Way, et al.’s answer to any of these objections is, you just have to start building the facilities in large enough numbers and we can assure you that the cost will be quickly dropped like a rock. After all, we have “Probabilistic cost forecasting method” was “Valid by feedback on over 50 technologies. . . . “

Perhaps I should mention that the authors of Way, et al. includes a senior professor and a range of research assistants and following materials. Senior Professor (J. Doyne Farmer) is a mathematician and economist. My own path as a “Postdoctoral Research Officer”. Matthew Ives is a “Senior Research Officer” who previously worked on the implementation of South Australia’s Net Zero plans. Penny Mealy is an economist at the World Bank with the title “Contributor” at Oxford. All four are part of something at Oxford called the Institute for New Economic Thinking. Lead author Way appears to be under 30 years old. All four specialize in mathematical modeling, and none seem to have any expertise (at least none they are willing to admit) on how to design a working grid.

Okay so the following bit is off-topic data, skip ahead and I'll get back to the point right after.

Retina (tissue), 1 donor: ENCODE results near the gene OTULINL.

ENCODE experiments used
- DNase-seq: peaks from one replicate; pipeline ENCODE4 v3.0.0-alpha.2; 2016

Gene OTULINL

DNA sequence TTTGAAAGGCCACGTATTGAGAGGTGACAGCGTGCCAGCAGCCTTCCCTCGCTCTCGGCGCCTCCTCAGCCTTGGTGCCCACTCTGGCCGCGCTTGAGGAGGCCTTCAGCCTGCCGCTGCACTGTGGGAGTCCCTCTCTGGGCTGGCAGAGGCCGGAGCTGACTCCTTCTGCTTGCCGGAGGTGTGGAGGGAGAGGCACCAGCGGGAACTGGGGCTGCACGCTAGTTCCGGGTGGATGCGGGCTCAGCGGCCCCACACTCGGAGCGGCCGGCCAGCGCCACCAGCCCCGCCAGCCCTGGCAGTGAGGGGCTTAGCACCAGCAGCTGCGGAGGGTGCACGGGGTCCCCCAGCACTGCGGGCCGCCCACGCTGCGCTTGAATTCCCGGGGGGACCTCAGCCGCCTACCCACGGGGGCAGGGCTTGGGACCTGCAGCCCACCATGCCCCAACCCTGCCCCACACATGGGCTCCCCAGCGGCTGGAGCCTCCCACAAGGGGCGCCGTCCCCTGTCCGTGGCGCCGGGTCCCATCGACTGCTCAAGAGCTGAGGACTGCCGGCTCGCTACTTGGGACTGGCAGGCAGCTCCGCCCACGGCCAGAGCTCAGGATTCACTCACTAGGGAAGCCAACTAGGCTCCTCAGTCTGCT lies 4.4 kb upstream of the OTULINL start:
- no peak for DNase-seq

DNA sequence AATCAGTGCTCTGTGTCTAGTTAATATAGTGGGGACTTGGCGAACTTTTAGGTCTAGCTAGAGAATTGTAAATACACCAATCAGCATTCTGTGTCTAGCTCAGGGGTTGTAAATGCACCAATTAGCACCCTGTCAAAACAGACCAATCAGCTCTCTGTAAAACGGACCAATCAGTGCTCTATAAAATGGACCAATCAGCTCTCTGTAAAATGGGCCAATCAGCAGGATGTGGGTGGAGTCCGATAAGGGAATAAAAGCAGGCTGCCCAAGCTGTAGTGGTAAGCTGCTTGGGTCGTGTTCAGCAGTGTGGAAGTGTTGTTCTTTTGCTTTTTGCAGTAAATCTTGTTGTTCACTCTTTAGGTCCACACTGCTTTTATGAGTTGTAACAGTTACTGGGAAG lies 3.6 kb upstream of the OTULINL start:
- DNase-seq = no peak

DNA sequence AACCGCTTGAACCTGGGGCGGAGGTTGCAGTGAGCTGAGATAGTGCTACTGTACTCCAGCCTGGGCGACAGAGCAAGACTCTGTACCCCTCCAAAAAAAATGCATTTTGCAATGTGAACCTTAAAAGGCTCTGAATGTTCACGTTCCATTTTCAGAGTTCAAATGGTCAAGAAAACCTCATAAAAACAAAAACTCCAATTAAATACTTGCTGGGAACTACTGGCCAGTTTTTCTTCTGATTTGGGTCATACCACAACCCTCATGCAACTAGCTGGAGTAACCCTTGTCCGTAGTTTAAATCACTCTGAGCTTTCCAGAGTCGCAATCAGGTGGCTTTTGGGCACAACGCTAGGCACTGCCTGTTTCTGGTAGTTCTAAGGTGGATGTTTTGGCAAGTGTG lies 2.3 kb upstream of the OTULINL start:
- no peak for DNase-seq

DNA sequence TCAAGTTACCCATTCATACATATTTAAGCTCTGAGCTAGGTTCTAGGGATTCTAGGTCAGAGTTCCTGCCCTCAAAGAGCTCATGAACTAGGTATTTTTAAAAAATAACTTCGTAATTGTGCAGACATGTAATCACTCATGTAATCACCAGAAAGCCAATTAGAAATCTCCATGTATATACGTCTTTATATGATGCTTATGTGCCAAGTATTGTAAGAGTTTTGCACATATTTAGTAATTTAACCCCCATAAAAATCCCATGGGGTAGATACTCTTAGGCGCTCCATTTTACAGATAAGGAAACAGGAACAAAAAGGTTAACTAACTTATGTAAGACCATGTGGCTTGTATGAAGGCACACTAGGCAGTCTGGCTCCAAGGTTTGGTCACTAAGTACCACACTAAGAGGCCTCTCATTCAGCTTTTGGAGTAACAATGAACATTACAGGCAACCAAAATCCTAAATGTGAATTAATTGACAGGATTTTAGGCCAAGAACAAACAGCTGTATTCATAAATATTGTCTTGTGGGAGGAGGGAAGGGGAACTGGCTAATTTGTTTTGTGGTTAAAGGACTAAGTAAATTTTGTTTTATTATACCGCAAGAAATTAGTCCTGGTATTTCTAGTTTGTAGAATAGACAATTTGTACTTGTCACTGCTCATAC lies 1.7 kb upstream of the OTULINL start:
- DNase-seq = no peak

We can all see in Europe what happens when you try to get rid of fossil fuels and replace them with wind and solar, without an alternative plan for storage and backup with Full cost and designed and ready to use when you need it. But in the face of an ongoing disaster, Way, et al., say, double down! We assure you that if you now only spend enough on renewable energy and an untested hydrogen system, the costs will come down and in the end it will all save you trillions of dollars. . And after all, they are really smart people working for Oxford.

For the full article, click here.